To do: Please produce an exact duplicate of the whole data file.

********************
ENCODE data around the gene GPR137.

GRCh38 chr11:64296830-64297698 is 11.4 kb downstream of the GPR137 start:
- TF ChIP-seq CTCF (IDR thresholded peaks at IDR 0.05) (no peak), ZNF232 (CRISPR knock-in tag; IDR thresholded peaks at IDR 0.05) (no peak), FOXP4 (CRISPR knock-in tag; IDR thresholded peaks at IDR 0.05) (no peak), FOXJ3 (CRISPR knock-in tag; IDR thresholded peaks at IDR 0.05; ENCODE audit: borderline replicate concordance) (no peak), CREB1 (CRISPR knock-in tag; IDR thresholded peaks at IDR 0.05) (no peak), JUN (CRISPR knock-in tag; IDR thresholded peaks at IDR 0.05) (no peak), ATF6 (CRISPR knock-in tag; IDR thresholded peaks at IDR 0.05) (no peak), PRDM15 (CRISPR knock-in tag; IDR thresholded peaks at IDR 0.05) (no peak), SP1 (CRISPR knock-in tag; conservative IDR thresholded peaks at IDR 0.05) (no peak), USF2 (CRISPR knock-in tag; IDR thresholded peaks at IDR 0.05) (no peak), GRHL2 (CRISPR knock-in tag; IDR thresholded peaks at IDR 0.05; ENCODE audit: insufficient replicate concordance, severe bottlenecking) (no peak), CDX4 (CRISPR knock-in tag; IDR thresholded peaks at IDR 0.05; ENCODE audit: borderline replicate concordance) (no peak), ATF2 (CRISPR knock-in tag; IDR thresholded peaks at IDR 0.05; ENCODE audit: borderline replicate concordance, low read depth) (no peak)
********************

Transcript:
ENCODE data around the gene GPR137.

GRCh38 chr11:64296830-64297698 is 11.4 kb downstream of the GPR137 start:
- TF ChIP-seq CTCF (IDR thresholded peaks at IDR 0.05) (no peak), ZNF232 (CRISPR knock-in tag; IDR thresholded peaks at IDR 0.05) (no peak), FOXP4 (CRISPR knock-in tag; IDR thresholded peaks at IDR 0.05) (no peak), FOXJ3 (CRISPR knock-in tag; IDR thresholded peaks at IDR 0.05; ENCODE audit: borderline replicate concordance) (no peak), CREB1 (CRISPR knock-in tag; IDR thresholded peaks at IDR 0.05) (no peak), JUN (CRISPR knock-in tag; IDR thresholded peaks at IDR 0.05) (no peak), ATF6 (CRISPR knock-in tag; IDR thresholded peaks at IDR 0.05) (no peak), PRDM15 (CRISPR knock-in tag; IDR thresholded peaks at IDR 0.05) (no peak), SP1 (CRISPR knock-in tag; conservative IDR thresholded peaks at IDR 0.05) (no peak), USF2 (CRISPR knock-in tag; IDR thresholded peaks at IDR 0.05) (no peak), GRHL2 (CRISPR knock-in tag; IDR thresholded peaks at IDR 0.05; ENCODE audit: insufficient replicate concordance, severe bottlenecking) (no peak), CDX4 (CRISPR knock-in tag; IDR thresholded peaks at IDR 0.05; ENCODE audit: borderline replicate concordance) (no peak), ATF2 (CRISPR knock-in tag; IDR thresholded peaks at IDR 0.05; ENCODE audit: borderline replicate concordance, low read depth) (no peak)